Abolitionist, orator, writer, and a great example of a Black male ally, Frederick Douglass was a pioneer in advocating for racial and gender equality during the late 19th century. Born into bondage, Frederick Douglass later wrote of his childhood, growing up into the dehumanizing and violent culture of slavery. Speculated to be born of a White slaveowner raping his mother, Douglass’s traumatic early childhood sparked his desire to become a free man. Frederick Douglass was a figure of resistance, from his large kinky fro to his daily actions, constantly challenging white supremacy and the institution of slavery. He learned how to read and write, despite strict laws prohibiting Black people from receiving an education, and escaped slavery by around the age of 20 (Douglass never knew his exact age). Douglass moved to New York, where he soon became known as an intellectual for his resistance.
By 1841, Douglass had joined an abolitionist movement as a public speaker, his brilliant oratorical skills gave him a platform at the American Anti-Slavery Society. Between 1845 and 1847, Douglass published his autobiography, Narrative of the Life of Frederick Douglass, and an abolitionist newspaper, The North Star, establishing himself as an icon in African American literature in the 19th century. (A must-read for anyone interested in the persuasive writing of Douglass’s slave narrative).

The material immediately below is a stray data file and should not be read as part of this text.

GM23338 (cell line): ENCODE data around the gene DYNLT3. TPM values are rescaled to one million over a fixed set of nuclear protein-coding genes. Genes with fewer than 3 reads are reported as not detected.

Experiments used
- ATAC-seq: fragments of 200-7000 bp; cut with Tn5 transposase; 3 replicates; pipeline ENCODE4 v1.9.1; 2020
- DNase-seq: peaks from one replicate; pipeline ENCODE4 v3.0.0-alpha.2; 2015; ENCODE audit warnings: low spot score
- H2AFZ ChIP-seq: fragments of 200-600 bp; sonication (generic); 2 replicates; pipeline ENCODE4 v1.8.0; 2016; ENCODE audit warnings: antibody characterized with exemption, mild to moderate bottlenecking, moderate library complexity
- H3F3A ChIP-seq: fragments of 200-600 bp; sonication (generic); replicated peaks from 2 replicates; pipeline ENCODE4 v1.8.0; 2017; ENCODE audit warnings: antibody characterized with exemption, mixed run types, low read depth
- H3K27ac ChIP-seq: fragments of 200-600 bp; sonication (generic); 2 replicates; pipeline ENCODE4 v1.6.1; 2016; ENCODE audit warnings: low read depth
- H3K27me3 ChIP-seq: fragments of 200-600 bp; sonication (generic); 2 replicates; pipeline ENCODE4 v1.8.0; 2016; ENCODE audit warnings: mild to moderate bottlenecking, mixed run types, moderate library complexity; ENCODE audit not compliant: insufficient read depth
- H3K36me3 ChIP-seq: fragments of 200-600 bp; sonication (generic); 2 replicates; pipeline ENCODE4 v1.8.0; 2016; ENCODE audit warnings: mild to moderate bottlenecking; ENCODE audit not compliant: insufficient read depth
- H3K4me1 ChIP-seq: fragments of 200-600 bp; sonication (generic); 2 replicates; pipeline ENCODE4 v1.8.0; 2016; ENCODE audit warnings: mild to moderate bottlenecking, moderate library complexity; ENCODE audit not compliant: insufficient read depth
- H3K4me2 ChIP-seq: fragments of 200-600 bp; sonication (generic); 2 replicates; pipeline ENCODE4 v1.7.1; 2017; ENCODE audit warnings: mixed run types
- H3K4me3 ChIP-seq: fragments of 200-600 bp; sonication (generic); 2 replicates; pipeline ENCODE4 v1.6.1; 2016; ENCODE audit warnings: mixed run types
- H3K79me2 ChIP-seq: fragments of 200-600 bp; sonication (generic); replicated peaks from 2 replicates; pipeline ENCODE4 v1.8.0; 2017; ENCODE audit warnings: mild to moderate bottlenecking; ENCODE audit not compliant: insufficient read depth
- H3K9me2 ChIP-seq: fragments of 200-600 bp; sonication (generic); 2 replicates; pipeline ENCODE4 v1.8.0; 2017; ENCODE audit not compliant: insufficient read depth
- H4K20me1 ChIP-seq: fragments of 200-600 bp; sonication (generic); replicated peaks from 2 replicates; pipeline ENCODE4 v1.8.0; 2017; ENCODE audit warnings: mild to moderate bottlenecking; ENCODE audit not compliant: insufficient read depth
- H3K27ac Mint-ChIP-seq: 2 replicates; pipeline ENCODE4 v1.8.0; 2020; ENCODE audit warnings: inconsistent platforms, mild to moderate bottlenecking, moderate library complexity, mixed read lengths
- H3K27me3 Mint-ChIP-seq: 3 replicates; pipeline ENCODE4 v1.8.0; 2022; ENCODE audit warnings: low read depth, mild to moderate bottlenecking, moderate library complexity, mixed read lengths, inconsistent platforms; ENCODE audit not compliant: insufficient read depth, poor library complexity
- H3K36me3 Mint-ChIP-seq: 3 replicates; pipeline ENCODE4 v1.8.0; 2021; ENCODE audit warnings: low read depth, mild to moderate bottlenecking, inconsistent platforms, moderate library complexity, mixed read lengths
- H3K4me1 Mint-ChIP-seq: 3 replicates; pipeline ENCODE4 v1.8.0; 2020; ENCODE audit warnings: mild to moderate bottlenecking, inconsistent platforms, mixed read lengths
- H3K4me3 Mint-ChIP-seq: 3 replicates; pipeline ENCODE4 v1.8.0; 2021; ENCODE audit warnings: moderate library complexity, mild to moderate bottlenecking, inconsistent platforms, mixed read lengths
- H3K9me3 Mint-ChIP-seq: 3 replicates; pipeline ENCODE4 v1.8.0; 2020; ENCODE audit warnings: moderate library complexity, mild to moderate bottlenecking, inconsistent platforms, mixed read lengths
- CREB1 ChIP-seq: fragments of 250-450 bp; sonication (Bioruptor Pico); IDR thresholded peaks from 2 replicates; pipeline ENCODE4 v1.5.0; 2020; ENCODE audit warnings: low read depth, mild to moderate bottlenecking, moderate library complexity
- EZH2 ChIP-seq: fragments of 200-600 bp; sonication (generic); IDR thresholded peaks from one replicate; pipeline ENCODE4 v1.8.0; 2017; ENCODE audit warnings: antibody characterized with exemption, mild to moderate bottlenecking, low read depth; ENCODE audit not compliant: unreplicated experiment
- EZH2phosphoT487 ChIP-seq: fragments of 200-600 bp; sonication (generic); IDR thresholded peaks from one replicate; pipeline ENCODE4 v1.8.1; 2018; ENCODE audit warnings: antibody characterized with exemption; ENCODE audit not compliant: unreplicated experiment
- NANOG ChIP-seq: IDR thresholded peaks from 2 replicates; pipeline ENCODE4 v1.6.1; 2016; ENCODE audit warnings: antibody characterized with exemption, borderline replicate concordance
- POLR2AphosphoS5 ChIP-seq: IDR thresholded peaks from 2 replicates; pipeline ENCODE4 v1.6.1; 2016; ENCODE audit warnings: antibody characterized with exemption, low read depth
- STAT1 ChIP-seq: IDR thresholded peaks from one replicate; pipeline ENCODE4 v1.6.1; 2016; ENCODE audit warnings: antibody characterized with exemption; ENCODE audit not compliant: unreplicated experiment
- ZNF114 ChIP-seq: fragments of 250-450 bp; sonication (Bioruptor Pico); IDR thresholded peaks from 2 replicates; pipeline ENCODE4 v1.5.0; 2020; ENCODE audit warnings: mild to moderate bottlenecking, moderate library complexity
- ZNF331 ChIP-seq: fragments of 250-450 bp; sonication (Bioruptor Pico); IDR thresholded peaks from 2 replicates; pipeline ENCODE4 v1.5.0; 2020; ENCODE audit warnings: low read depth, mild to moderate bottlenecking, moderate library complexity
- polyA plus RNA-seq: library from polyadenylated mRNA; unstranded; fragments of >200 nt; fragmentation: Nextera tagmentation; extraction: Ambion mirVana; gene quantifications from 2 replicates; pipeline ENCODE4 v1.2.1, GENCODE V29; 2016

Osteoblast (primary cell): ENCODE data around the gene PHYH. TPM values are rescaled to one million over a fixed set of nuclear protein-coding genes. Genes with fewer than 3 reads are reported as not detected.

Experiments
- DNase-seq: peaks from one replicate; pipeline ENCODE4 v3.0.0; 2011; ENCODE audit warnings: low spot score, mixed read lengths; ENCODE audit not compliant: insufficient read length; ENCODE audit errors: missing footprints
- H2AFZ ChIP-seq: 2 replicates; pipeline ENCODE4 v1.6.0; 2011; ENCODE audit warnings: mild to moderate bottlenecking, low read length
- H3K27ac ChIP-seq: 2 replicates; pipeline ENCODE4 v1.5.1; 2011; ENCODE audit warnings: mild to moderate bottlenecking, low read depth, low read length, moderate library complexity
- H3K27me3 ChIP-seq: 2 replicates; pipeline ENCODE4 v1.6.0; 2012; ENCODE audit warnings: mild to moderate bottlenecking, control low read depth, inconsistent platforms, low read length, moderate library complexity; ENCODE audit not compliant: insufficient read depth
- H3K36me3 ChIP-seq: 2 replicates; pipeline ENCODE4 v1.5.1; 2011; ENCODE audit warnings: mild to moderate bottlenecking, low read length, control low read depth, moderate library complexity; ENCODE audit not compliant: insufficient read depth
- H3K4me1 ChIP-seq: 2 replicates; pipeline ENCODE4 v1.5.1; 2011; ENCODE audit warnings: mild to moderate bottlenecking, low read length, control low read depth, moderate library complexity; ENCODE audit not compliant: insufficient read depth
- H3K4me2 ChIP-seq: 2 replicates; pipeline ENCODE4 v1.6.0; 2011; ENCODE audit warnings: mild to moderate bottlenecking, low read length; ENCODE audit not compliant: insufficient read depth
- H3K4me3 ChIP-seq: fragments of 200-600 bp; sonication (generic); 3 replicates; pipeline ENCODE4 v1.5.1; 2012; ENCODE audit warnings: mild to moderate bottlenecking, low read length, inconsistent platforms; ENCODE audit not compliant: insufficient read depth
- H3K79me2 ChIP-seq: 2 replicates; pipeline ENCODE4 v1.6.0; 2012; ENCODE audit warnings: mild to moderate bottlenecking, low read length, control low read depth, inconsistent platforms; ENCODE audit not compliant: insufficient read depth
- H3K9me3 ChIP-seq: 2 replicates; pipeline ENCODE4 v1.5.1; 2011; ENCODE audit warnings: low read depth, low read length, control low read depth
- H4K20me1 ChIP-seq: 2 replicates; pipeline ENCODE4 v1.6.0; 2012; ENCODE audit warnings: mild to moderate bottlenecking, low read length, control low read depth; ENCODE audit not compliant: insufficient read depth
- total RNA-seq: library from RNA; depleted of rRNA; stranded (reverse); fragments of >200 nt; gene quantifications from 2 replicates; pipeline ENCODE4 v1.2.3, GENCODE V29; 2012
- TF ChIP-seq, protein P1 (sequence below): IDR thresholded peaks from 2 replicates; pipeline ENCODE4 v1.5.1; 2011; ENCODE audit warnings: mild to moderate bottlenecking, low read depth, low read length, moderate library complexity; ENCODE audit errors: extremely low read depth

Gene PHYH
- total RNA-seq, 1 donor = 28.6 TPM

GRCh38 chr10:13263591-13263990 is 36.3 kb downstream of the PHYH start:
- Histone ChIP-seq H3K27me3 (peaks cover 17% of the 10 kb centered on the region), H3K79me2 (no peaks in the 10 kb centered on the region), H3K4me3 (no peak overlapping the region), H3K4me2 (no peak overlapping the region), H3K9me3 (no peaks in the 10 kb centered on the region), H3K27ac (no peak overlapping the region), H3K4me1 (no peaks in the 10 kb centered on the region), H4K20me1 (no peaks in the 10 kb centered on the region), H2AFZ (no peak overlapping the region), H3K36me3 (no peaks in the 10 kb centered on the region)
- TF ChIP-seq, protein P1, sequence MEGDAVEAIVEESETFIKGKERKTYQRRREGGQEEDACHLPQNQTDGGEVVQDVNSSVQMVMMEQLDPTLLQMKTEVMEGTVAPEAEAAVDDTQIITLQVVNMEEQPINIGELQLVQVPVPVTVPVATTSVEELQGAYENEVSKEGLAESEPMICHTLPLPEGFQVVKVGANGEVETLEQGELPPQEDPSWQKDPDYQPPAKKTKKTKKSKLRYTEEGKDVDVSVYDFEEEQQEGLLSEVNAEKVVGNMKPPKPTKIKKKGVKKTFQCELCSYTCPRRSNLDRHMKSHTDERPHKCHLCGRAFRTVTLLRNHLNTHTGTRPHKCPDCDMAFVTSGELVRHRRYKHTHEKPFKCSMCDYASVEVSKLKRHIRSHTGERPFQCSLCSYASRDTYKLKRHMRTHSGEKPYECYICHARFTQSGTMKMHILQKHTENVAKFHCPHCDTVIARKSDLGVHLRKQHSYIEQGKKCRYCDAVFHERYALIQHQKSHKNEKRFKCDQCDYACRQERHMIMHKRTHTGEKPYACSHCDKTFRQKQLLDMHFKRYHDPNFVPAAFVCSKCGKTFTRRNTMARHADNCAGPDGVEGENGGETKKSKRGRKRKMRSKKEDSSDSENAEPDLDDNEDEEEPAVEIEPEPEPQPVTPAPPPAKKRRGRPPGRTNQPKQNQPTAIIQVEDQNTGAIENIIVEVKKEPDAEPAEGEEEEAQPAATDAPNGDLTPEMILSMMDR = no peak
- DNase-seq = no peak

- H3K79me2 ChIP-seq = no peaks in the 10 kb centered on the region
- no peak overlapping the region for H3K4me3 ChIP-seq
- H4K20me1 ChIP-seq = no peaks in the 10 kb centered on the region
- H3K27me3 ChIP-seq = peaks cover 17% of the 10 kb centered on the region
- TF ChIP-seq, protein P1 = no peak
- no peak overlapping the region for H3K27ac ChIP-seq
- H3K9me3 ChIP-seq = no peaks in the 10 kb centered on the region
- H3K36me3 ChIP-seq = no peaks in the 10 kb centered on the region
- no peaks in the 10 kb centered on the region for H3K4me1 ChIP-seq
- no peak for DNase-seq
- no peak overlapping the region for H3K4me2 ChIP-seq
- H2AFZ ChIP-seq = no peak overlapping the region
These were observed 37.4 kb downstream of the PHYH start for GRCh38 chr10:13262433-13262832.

By 1848, Douglass was invited to the First Women’s Rights Convention where he showed commitment to the women’s suffrage movement. Shortly after the convention, he wrote, “We hold woman to be justly entitled to all we claim for man […] right is of no sex, truth is of no color.” Douglass continued his work and joined Black women activists such as Sojourner Truth, an abolitionist and women’s rights activist who delivered the famous “Ain’t I A Woman?” speech highlighting the hypocrisy of the women’s suffrage movement and exclusion of Black women.
Douglass continued his work into the Civil War and influenced Black men to enlist to fight for the freedom of enslaved Black people. Douglass worked to persuade both President Lincoln and President Johnson to extend suffrage to all. In fact, Douglass was very critical of Lincoln when he did not publicly endorse black suffrage. During Reconstruction, Douglass held several political positions and became the first Black vice presidential nominee of the United States (although he was unknowingly nominated and never campaigned). Overall, Frederick Douglass’s life and contributions make him a symbol of allyship and mark him as one of Black Americans’ greatest ancestors.
CHARDONNAY MADKINS is a womanist and activist serving the Los Angeles area. She received her Bachelor's of Arts degree in Psychology and Urban & Environmental Policy from Occidental College. As one of the few black women leaders on Occidental's campus, Chardonnay Madkins played a prominent role in the institution's Black Student Alliance and also co-founded the Oxy Sexual Assault Coalition, where she shed light on issues involving survivors of color and mobilized students and faculty to demand administrators appropriately handle sexual assault cases. She dedicates her time advocating specifically for Black survivors and changing policies around sexual assault. She maintains a passion for knowledge and aspires to continue her education of human rights and womanist politics in order to give voice to the voiceless.
You can reach Chardonnay at email@example.com